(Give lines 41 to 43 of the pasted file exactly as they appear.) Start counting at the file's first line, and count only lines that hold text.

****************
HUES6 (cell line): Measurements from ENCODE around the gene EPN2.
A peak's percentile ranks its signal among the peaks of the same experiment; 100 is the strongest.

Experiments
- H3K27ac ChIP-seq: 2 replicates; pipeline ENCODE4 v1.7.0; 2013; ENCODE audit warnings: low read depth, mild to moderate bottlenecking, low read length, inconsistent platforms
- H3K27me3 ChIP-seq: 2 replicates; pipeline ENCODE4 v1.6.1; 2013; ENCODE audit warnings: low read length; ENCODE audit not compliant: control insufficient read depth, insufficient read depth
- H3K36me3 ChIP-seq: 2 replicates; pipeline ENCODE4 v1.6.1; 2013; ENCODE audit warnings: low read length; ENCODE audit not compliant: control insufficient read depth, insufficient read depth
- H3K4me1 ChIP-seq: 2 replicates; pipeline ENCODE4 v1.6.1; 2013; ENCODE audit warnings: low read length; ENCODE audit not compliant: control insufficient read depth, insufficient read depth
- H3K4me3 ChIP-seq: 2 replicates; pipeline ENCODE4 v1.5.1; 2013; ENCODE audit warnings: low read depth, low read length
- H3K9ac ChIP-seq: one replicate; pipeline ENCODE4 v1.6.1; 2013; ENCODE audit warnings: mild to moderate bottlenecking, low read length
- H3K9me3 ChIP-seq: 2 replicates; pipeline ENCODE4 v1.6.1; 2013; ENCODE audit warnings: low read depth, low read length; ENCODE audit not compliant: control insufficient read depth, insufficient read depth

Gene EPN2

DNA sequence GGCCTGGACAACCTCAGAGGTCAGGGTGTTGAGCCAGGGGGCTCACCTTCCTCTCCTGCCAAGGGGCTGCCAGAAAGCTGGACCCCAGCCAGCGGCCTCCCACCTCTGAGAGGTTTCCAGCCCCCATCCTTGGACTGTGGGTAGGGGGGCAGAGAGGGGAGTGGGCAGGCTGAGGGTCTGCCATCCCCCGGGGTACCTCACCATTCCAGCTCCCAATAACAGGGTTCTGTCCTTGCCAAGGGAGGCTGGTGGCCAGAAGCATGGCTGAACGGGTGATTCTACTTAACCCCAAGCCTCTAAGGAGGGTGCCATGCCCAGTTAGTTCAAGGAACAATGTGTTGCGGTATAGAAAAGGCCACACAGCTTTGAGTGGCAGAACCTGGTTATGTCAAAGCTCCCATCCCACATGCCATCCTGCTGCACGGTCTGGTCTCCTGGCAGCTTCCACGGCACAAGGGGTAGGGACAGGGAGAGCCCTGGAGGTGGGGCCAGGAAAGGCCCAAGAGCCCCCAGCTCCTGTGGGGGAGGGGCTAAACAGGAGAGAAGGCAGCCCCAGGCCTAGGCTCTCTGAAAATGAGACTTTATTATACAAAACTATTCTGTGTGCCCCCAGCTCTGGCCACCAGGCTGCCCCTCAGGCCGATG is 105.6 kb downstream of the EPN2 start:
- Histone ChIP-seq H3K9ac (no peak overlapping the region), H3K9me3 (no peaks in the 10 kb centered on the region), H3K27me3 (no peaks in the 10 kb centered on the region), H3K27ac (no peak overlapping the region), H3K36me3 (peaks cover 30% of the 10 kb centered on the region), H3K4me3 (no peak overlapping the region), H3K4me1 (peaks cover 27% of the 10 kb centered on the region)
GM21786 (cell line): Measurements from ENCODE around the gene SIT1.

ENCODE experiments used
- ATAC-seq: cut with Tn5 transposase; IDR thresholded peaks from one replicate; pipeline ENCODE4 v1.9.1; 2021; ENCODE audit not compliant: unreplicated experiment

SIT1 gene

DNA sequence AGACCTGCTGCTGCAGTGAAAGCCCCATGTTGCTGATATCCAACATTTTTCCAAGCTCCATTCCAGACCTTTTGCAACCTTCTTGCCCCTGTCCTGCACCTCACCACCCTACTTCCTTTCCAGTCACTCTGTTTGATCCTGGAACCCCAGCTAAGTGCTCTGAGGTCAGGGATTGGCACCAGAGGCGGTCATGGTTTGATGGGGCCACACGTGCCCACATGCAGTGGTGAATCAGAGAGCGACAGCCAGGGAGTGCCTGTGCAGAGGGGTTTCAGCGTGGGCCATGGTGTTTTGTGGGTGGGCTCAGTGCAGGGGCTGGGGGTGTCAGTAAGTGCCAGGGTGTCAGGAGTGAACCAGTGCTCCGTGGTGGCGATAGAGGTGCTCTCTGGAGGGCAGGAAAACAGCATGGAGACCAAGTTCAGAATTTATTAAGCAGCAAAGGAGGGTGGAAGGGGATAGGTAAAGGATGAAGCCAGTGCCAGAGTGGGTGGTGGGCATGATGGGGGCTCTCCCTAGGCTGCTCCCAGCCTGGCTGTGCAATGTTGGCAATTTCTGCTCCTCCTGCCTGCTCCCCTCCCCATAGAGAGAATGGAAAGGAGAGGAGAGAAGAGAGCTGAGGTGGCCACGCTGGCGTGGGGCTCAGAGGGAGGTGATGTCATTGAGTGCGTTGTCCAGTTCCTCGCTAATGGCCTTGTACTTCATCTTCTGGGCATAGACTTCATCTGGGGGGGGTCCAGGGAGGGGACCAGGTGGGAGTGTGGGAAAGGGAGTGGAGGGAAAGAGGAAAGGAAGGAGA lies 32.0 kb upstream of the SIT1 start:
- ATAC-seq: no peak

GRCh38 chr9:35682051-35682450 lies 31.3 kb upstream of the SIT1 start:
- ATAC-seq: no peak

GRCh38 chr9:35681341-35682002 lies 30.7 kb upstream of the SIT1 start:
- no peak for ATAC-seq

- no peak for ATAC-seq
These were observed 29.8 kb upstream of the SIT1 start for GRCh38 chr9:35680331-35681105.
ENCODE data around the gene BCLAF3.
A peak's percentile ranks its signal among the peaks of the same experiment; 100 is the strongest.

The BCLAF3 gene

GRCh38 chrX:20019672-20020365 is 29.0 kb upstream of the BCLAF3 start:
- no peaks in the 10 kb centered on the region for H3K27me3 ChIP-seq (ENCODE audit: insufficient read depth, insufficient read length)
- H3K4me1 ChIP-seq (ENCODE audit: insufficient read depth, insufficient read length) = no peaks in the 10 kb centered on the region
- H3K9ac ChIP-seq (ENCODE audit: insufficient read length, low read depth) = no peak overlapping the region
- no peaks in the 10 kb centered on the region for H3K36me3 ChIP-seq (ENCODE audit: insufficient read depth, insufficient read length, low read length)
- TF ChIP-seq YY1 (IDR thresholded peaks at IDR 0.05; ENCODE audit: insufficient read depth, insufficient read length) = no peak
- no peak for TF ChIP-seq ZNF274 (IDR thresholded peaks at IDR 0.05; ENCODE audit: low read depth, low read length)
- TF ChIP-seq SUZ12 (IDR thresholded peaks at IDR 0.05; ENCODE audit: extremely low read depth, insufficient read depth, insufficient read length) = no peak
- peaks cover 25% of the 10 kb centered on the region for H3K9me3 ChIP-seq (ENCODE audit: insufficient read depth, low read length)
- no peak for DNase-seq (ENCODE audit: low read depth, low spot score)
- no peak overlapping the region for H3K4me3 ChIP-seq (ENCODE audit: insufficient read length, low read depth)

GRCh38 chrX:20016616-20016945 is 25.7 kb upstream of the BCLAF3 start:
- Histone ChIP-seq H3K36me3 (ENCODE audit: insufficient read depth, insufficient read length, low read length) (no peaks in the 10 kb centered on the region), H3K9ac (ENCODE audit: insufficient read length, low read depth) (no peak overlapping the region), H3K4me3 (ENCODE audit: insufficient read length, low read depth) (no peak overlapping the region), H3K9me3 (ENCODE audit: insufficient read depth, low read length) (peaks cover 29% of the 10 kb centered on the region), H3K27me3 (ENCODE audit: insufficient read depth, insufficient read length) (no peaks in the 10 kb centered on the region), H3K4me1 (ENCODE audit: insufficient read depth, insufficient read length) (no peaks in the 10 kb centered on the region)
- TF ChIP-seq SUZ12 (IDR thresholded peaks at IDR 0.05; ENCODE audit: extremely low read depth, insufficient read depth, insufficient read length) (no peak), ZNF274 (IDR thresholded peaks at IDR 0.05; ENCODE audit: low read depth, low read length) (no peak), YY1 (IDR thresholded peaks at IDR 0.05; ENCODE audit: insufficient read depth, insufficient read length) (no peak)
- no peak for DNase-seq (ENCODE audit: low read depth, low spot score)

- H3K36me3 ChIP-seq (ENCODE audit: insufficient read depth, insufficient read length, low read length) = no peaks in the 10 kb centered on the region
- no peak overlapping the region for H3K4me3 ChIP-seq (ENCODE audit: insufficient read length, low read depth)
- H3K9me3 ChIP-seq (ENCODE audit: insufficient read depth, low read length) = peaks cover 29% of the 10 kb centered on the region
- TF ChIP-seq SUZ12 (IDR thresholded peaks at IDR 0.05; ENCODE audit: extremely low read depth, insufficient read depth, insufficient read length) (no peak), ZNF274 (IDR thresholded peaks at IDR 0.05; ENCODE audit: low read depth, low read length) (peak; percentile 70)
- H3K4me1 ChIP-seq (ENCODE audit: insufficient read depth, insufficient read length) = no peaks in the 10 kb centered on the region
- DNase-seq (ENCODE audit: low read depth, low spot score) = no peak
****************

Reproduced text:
- Histone ChIP-seq H3K36me3 (ENCODE audit: insufficient read depth, insufficient read length, low read length) (no peaks in the 10 kb centered on the region), H3K9ac (ENCODE audit: insufficient read length, low read depth) (no peak overlapping the region), H3K4me3 (ENCODE audit: insufficient read length, low read depth) (no peak overlapping the region), H3K9me3 (ENCODE audit: insufficient read depth, low read length) (peaks cover 29% of the 10 kb centered on the region), H3K27me3 (ENCODE audit: insufficient read depth, insufficient read length) (no peaks in the 10 kb centered on the region), H3K4me1 (ENCODE audit: insufficient read depth, insufficient read length) (no peaks in the 10 kb centered on the region)
- TF ChIP-seq SUZ12 (IDR thresholded peaks at IDR 0.05; ENCODE audit: extremely low read depth, insufficient read depth, insufficient read length) (no peak), ZNF274 (IDR thresholded peaks at IDR 0.05; ENCODE audit: low read depth, low read length) (no peak), YY1 (IDR thresholded peaks at IDR 0.05; ENCODE audit: insufficient read depth, insufficient read length) (no peak)
- no peak for DNase-seq (ENCODE audit: low read depth, low spot score)